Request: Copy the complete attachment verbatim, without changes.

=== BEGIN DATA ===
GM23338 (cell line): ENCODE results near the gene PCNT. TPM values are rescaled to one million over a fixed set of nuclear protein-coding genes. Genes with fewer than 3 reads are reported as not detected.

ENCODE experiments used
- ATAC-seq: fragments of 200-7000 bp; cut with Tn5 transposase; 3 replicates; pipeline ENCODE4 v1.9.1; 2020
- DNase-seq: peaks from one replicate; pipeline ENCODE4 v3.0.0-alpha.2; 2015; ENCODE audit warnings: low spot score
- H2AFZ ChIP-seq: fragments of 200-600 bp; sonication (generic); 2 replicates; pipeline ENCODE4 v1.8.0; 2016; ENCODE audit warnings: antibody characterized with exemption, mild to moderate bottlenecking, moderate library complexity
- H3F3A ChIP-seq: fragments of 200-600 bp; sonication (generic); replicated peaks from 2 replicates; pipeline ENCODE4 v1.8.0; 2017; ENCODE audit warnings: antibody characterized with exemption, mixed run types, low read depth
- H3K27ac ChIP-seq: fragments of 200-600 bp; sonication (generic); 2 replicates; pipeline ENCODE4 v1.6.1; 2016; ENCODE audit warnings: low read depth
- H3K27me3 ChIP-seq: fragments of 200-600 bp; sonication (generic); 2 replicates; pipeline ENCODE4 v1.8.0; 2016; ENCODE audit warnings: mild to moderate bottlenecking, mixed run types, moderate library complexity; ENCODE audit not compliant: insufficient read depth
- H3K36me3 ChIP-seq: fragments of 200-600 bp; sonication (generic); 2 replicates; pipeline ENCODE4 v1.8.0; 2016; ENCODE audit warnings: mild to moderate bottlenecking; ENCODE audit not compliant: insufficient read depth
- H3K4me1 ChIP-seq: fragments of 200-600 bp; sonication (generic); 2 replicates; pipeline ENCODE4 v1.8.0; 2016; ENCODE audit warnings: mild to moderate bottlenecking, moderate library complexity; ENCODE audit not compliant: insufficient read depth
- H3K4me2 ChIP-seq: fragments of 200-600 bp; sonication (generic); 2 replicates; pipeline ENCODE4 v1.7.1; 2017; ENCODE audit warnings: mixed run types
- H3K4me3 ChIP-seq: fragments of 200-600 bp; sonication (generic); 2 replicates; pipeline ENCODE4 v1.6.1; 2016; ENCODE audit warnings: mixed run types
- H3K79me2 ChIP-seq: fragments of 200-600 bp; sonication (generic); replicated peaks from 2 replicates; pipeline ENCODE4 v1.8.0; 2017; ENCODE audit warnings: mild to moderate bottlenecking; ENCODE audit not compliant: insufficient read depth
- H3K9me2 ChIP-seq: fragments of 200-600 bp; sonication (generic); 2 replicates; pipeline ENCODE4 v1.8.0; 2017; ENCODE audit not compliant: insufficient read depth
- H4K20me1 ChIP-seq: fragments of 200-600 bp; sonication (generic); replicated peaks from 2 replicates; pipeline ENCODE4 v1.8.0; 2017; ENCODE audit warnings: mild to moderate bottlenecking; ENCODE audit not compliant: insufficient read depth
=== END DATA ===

GM23338 (cell line): ENCODE results near the gene PCNT. TPM values are rescaled to one million over a fixed set of nuclear protein-coding genes. Genes with fewer than 3 reads are reported as not detected.

ENCODE experiments used
- ATAC-seq: fragments of 200-7000 bp; cut with Tn5 transposase; 3 replicates; pipeline ENCODE4 v1.9.1; 2020
- DNase-seq: peaks from one replicate; pipeline ENCODE4 v3.0.0-alpha.2; 2015; ENCODE audit warnings: low spot score
- H2AFZ ChIP-seq: fragments of 200-600 bp; sonication (generic); 2 replicates; pipeline ENCODE4 v1.8.0; 2016; ENCODE audit warnings: antibody characterized with exemption, mild to moderate bottlenecking, moderate library complexity
- H3F3A ChIP-seq: fragments of 200-600 bp; sonication (generic); replicated peaks from 2 replicates; pipeline ENCODE4 v1.8.0; 2017; ENCODE audit warnings: antibody characterized with exemption, mixed run types, low read depth
- H3K27ac ChIP-seq: fragments of 200-600 bp; sonication (generic); 2 replicates; pipeline ENCODE4 v1.6.1; 2016; ENCODE audit warnings: low read depth
- H3K27me3 ChIP-seq: fragments of 200-600 bp; sonication (generic); 2 replicates; pipeline ENCODE4 v1.8.0; 2016; ENCODE audit warnings: mild to moderate bottlenecking, mixed run types, moderate library complexity; ENCODE audit not compliant: insufficient read depth
- H3K36me3 ChIP-seq: fragments of 200-600 bp; sonication (generic); 2 replicates; pipeline ENCODE4 v1.8.0; 2016; ENCODE audit warnings: mild to moderate bottlenecking; ENCODE audit not compliant: insufficient read depth
- H3K4me1 ChIP-seq: fragments of 200-600 bp; sonication (generic); 2 replicates; pipeline ENCODE4 v1.8.0; 2016; ENCODE audit warnings: mild to moderate bottlenecking, moderate library complexity; ENCODE audit not compliant: insufficient read depth
- H3K4me2 ChIP-seq: fragments of 200-600 bp; sonication (generic); 2 replicates; pipeline ENCODE4 v1.7.1; 2017; ENCODE audit warnings: mixed run types
- H3K4me3 ChIP-seq: fragments of 200-600 bp; sonication (generic); 2 replicates; pipeline ENCODE4 v1.6.1; 2016; ENCODE audit warnings: mixed run types
- H3K79me2 ChIP-seq: fragments of 200-600 bp; sonication (generic); replicated peaks from 2 replicates; pipeline ENCODE4 v1.8.0; 2017; ENCODE audit warnings: mild to moderate bottlenecking; ENCODE audit not compliant: insufficient read depth
- H3K9me2 ChIP-seq: fragments of 200-600 bp; sonication (generic); 2 replicates; pipeline ENCODE4 v1.8.0; 2017; ENCODE audit not compliant: insufficient read depth
- H4K20me1 ChIP-seq: fragments of 200-600 bp; sonication (generic); replicated peaks from 2 replicates; pipeline ENCODE4 v1.8.0; 2017; ENCODE audit warnings: mild to moderate bottlenecking; ENCODE audit not compliant: insufficient read depth